Friday, October 28, 2011
(Heading home down Liverpool Street)
(See you later / in a bit!)
(Disappearing into the Friday arvo melee)
Australian legislators continue to tie up valuable citizen, police, & court time with their blinkered insistence of bicycle helmet regulation. Consequently, in the Downing Centre today, another conscientious helmet-objector took the stand to argue his innocence by way of the defence of necessity.
Dan Woodall was ably assisted by Dr Veronica Harris (child psychologist) and Prof Chris Rissel (professor of public health at Sydney University) both of whom lent considerable weight to the elements of immanency and necessary belief.
For immanency, Dan argued that it is essential for him and his children to spend as much time with each other as possible (after all decreased father & child time is a risk to the family) & that the best way for him to maximise this beneficial time together is to use a bicycle for transport as opposed to any other method.
Dr Harris expressed that it was entirely reasonable for any father to undertake to spend more time with his children, and that if such a father was able to organise his affairs to do this, 'Dad-time' would be immensely beneficial. Moreover, research indicates that small children are 'solidly at an advantage' to have intensive 'Dad-time' bearing in mind their particular needs at this age, and cognitive retention rates.
Yet the law places Dan in an impossible position as it insists that he must wear a helmet should he decide to use a bicycle despite his necessary belief that helmets increase risk of serious head injury.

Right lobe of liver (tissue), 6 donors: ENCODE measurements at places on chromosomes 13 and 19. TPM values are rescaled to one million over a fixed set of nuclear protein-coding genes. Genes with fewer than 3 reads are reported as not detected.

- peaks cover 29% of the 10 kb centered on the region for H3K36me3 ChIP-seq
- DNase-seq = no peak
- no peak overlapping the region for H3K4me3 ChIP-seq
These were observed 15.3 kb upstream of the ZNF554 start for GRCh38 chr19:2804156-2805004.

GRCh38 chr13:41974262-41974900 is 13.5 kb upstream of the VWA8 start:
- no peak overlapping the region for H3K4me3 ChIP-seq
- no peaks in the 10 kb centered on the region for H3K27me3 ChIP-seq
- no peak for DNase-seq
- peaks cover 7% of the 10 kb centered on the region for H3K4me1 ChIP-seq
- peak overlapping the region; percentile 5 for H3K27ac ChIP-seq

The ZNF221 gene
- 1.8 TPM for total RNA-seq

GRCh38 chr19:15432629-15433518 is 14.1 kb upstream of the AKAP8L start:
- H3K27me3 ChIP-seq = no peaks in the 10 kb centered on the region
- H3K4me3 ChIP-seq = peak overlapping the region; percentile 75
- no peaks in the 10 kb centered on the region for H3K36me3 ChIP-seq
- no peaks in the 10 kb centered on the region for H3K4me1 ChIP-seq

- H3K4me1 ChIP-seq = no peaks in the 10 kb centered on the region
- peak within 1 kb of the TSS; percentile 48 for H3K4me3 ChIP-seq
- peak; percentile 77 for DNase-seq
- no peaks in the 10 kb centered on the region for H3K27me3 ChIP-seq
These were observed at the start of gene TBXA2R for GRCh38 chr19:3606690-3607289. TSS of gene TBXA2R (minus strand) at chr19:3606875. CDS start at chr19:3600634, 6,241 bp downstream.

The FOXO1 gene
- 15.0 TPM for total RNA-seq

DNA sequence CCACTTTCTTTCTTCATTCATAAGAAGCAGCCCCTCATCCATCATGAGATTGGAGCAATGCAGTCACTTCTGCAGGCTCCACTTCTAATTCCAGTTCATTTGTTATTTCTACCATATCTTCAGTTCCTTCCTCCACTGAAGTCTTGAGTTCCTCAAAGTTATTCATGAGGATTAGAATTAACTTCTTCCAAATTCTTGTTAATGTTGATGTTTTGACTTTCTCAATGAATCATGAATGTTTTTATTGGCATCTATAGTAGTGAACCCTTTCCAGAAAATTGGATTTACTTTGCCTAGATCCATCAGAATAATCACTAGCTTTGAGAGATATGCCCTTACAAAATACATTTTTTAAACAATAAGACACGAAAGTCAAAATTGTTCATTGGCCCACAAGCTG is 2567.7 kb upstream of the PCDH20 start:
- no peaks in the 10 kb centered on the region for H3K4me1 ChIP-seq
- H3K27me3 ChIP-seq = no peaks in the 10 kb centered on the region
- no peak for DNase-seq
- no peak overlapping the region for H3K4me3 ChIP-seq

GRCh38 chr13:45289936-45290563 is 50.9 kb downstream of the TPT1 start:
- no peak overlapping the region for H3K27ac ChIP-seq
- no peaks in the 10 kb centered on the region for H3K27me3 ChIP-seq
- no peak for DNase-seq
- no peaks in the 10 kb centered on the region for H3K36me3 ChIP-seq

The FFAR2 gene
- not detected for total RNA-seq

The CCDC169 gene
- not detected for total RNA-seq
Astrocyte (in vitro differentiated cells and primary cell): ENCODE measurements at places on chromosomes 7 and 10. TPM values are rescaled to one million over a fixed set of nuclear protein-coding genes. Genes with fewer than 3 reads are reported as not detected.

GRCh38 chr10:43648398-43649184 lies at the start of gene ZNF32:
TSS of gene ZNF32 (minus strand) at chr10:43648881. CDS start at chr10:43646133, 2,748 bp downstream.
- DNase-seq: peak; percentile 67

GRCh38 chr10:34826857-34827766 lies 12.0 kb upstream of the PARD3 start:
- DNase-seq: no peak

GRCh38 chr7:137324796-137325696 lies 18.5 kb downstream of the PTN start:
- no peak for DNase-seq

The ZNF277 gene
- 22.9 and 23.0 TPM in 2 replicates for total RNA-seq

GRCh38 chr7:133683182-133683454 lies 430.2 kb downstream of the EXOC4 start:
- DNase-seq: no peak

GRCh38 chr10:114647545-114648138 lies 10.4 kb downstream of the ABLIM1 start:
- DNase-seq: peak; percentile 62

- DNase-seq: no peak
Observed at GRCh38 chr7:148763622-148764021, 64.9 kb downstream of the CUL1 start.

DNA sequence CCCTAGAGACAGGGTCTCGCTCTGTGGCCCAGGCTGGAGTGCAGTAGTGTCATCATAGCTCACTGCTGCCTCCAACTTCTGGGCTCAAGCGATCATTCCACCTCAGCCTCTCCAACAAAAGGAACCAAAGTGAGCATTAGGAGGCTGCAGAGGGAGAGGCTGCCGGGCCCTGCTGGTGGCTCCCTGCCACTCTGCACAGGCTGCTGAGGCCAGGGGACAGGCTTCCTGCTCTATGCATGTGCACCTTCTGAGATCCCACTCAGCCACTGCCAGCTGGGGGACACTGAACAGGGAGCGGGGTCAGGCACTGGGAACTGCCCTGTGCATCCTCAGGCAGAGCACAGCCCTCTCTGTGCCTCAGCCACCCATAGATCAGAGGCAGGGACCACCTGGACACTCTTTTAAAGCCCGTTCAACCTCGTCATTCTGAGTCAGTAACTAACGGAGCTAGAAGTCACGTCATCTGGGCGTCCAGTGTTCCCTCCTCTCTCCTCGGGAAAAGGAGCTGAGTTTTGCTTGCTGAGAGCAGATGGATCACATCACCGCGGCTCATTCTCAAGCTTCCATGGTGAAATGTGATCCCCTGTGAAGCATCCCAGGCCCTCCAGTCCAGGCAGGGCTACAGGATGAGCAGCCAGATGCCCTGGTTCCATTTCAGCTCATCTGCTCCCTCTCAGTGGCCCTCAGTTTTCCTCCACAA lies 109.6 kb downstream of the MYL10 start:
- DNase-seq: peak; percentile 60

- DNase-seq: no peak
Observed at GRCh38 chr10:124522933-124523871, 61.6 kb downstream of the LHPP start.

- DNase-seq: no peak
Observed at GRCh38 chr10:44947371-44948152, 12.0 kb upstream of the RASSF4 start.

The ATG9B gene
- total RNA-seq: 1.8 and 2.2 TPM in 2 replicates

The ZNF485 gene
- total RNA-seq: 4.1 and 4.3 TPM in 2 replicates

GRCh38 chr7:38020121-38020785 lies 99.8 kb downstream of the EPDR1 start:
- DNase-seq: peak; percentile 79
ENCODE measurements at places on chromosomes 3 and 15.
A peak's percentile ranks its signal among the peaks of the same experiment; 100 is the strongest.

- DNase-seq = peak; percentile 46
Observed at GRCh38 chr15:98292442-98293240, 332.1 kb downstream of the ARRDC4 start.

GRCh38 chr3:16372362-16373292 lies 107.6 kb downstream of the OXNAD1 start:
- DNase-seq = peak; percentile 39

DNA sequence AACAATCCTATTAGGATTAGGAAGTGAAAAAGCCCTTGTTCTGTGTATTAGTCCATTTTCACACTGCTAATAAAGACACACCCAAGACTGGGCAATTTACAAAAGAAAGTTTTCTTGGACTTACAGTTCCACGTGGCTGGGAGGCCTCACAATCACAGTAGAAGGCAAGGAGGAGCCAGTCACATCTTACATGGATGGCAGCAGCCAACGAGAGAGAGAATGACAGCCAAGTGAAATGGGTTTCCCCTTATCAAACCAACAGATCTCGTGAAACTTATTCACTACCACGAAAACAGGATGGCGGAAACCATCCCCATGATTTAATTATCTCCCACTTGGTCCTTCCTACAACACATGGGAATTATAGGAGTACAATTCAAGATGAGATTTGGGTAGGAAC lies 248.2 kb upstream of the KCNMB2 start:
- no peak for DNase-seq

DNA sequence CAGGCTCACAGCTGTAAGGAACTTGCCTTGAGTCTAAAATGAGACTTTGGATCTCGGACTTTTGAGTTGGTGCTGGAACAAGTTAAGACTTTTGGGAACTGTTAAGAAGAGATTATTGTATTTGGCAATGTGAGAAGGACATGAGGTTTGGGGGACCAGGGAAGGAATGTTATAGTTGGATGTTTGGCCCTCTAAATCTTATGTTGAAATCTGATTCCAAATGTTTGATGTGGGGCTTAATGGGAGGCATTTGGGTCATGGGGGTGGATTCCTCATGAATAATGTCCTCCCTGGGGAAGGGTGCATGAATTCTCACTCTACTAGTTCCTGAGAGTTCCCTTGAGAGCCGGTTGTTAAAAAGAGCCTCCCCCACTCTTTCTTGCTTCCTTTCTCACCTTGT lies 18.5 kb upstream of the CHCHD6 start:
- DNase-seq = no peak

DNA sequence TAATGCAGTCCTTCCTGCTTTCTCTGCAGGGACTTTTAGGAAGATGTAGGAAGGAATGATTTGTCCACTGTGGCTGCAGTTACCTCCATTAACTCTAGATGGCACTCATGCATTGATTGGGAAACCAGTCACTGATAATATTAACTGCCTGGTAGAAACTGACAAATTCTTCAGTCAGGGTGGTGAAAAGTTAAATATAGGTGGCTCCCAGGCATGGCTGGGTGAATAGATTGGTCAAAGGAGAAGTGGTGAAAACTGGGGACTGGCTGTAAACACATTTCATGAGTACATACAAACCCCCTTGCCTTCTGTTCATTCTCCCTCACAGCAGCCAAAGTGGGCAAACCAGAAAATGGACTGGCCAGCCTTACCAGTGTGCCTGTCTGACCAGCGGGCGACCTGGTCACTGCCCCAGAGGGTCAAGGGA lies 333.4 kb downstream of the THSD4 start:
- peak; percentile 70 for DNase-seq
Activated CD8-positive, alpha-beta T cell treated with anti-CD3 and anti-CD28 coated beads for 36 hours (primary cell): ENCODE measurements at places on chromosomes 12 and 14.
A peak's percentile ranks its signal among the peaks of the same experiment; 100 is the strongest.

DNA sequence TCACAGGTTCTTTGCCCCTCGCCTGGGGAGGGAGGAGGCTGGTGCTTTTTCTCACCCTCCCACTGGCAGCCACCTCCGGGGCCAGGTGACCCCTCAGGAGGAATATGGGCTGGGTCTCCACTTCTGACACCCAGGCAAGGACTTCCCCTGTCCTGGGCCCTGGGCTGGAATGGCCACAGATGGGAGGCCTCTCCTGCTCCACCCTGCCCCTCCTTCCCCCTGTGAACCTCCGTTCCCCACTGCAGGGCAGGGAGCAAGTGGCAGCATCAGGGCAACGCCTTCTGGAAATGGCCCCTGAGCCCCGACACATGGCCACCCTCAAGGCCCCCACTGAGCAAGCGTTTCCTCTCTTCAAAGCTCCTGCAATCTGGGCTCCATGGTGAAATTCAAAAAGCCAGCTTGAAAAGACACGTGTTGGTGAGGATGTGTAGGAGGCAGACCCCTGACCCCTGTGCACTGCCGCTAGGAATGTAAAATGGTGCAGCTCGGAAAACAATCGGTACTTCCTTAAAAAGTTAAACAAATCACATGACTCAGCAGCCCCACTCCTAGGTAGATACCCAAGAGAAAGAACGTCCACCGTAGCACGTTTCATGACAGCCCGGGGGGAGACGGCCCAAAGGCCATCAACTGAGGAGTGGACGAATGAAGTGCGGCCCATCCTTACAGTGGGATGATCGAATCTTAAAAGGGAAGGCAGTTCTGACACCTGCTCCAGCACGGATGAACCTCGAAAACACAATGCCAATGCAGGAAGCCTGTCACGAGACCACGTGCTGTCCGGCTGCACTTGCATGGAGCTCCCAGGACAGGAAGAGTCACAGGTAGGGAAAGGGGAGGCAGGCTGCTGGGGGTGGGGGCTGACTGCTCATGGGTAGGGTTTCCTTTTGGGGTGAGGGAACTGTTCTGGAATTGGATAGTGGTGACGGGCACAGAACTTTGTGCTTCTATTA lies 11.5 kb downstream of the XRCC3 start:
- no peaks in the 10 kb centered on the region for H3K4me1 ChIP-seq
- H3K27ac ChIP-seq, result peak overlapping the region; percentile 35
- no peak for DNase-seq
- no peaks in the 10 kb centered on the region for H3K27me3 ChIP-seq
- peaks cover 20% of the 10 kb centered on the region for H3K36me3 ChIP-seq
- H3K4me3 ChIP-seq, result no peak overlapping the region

Prof Rissel recounted that there was a long history of head injuries attached to cycling, and that if someone believed that angular acceleration, diffuse axonal injury, and the risk compensation factor of helmet wearing increased their chances of serious head injury then this was a reasonable belief.
But this is Australia, and at the end of the day no matter how much the court accepted Dan's evidence supported by his experts' evidence, it remained constrained by the intent of the regulation. Thus Dan received a mixed bag of 'curial' goodies to take home by way of 1 small fine, a s10(1)(a) dismissal & an outright dismissal.
Importantly for all of us, Dan had his day in court, was truly heard, and was 'the' most eloquent & persuasive advocate for himself & for all bicycle users in Australia who would like to be free to choose their own hat options!
Brilliant, Dan, absolutely brilliant!!!!